, a filmmaker and activist from Charlotte, North Carolina, told CNN's "Erin Burnett OutFront" that she accepts potential jail time as "part of my calling as a freedom fighter."
Newsome and fellow activist James Tyson were charged with defacing state property
after Newsome scaled the 30-foot pole Saturday and cut down the flag. She and Tyson, who helped her from the ground, face three years in prison on the misdemeanor and/or a fine of up to $5,000.
She told guest anchor Kate Bolduan that she wanted to highlight an unjust situation.
When asked about a recent poll that suggested most people see the Confederate flag as a symbol of Southern pride, Newsome said it shows people need to be better educated about the history of the Civil War.
She hoped her actions and that of the state, which had a black worker put the flag back up about half an hour later, draw attention to a moral dilemma.
"It's a moment for society to do a gut check of our values," Newsome said.
On her Facebook page
, Newsome says she is a western North Carolina field organizer for Ignite NC, which protests voter laws it sees as discriminatory.
After she finishes doing her round of media interviews, she said, she'll go back to the same thing she was doing before her time on the flagpole and in the spotlight.
"The work continues until we are no longer in a place of being dependent on institutions and systems that don't value our lives."
Renewed debate over Confederate flags
Newsome removed the flag hours before a pro-flag rally was scheduled to take place at the monument in Columbia. By the time the flag was raised again, the moment had made its mark in the ongoing debate over the Confederate banner on the State House grounds -- and its value in American society 150 years after the end of the Civil War.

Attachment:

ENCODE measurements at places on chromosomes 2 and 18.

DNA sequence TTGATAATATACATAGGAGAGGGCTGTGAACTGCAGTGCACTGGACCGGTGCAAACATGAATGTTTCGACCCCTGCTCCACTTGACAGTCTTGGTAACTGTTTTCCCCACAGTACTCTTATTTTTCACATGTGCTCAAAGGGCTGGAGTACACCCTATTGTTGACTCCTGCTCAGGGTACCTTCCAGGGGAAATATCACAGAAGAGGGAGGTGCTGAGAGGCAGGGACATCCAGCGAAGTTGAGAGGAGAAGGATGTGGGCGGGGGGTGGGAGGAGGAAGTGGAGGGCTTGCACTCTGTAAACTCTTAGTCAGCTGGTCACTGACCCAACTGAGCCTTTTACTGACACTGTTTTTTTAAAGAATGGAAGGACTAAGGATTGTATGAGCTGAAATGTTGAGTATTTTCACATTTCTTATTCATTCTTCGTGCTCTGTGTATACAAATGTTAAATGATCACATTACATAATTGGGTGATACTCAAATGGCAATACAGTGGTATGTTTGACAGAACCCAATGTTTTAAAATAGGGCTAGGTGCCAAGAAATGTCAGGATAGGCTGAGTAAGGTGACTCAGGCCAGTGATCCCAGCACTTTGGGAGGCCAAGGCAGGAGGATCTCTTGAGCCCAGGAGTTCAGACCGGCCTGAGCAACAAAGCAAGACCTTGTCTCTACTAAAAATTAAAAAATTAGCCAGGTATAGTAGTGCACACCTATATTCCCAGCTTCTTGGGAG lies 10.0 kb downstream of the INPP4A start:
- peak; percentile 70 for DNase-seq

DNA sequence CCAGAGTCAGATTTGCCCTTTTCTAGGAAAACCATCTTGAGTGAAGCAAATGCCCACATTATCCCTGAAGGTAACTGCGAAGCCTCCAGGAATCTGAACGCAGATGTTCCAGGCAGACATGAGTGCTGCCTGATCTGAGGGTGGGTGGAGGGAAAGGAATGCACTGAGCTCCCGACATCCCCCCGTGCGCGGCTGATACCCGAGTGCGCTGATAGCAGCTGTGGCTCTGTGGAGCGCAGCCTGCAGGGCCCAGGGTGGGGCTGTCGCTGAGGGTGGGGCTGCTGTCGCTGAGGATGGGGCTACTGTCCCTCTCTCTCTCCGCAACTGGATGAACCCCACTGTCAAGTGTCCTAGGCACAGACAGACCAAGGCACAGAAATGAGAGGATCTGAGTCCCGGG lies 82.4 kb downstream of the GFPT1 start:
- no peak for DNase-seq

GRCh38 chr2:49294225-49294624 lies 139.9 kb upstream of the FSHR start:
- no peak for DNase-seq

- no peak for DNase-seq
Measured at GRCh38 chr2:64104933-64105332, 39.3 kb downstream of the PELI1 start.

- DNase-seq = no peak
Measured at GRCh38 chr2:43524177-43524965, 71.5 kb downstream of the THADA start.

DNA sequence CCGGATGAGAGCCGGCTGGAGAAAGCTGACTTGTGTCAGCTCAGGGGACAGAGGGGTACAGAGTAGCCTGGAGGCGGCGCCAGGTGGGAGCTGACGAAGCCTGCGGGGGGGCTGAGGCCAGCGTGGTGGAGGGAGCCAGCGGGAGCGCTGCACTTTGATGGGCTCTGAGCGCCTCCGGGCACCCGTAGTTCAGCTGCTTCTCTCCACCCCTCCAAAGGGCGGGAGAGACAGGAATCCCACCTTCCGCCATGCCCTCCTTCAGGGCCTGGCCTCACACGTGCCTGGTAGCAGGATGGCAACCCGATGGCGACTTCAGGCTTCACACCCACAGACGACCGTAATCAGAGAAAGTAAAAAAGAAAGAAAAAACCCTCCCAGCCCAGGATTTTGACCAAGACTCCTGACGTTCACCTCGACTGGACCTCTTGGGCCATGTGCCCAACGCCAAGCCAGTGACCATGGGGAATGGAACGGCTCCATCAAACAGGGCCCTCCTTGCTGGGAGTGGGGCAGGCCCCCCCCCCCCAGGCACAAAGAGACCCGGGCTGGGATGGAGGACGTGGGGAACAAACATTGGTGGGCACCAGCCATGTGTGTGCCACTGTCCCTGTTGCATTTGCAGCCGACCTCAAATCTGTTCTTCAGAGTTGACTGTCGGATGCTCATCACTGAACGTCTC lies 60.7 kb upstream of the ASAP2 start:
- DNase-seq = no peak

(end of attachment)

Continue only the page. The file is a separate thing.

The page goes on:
South Carolina lawmakers raised the universally known Confederate emblem over the State House in 1961, officially in honor of the war's centennial. But it was also a time of growing momentum in the civil rights movement, and white leaders in the South were digging their heels in against efforts to end segregation. For nearly 40 years it flew under the U.S. and state flag, above the seat of government, until a compromise moved it to a flagpole next to a soldiers' monument.
That move didn't satisfy opponents, who maintained that the flag's display on the grounds amounted to tacit state endorsement of white supremacy.
But efforts to remove it had gone nowhere in the years before the night of June 17, when nine people who had gathered for Bible study at Emanuel African Methodist Episcopal Church in Charleston were massacred. All nine victims were African-American, including the Rev. Clementa Pinckney, who also was a state senator.
After the accused shooter, 21-year-old Dylann Roof, was arrested the next day in North Carolina, a website surfaced showing a racist manifesto and 60 photos of Roof, some of them showing him waving Confederate flags while armed.
The revelations spurred politicians around the South to re-examine the placement of Confederate flags on everything from government property to state-issued license plates amid national debate over its meaning.